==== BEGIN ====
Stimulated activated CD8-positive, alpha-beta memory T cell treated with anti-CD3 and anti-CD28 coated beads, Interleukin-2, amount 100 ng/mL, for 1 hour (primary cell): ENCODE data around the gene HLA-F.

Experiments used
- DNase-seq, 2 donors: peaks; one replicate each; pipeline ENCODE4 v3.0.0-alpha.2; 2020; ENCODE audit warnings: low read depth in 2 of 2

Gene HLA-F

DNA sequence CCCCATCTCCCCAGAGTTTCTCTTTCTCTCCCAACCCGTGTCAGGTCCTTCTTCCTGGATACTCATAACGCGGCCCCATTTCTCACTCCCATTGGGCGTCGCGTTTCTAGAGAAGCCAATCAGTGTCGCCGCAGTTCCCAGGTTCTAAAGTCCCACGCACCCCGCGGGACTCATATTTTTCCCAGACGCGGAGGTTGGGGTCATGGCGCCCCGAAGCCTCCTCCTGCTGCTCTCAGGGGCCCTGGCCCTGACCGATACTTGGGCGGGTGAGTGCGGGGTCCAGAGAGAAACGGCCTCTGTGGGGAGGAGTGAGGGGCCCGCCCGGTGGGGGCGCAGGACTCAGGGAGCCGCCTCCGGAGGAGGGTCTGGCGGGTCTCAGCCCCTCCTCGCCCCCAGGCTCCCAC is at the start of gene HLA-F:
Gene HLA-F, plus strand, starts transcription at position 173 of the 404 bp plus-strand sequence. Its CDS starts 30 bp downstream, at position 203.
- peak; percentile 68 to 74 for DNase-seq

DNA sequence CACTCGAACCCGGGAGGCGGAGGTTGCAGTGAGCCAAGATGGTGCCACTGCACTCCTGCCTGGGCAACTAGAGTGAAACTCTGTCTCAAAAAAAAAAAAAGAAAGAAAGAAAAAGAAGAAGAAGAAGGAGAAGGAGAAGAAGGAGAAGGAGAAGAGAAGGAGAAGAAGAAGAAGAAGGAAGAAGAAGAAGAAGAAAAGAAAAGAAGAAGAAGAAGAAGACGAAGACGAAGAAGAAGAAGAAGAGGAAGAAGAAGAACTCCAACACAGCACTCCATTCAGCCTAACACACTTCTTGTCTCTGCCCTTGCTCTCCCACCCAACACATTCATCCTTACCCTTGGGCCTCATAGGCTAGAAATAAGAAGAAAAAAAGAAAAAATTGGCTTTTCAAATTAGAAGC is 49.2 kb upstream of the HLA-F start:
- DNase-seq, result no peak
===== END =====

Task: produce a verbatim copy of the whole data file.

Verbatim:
Stimulated activated CD8-positive, alpha-beta memory T cell treated with anti-CD3 and anti-CD28 coated beads, Interleukin-2, amount 100 ng/mL, for 1 hour (primary cell): ENCODE data around the gene HLA-F.

Experiments used
- DNase-seq, 2 donors: peaks; one replicate each; pipeline ENCODE4 v3.0.0-alpha.2; 2020; ENCODE audit warnings: low read depth in 2 of 2

Gene HLA-F

DNA sequence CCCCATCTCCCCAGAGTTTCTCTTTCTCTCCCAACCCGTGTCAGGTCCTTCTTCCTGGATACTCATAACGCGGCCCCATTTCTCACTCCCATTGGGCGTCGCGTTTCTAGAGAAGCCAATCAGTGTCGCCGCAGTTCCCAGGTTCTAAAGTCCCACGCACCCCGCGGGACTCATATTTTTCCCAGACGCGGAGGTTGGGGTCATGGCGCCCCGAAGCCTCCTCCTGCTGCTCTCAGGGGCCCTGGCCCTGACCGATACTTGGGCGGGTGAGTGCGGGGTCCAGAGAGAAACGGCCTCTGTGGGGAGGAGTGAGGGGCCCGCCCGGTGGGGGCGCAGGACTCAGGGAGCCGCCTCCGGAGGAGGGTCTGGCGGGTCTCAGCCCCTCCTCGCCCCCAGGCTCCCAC is at the start of gene HLA-F:
Gene HLA-F, plus strand, starts transcription at position 173 of the 404 bp plus-strand sequence. Its CDS starts 30 bp downstream, at position 203.
- peak; percentile 68 to 74 for DNase-seq

DNA sequence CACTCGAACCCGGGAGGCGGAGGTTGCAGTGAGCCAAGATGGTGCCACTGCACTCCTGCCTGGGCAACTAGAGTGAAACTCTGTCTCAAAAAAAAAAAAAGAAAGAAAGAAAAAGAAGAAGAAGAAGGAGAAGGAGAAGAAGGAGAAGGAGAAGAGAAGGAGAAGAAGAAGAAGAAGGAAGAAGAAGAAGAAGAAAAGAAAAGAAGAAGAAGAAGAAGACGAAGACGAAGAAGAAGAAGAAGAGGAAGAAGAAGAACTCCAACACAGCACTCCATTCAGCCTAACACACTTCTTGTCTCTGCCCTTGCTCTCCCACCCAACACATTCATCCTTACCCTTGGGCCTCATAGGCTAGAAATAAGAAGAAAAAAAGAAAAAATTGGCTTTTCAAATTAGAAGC is 49.2 kb upstream of the HLA-F start:
- DNase-seq, result no peak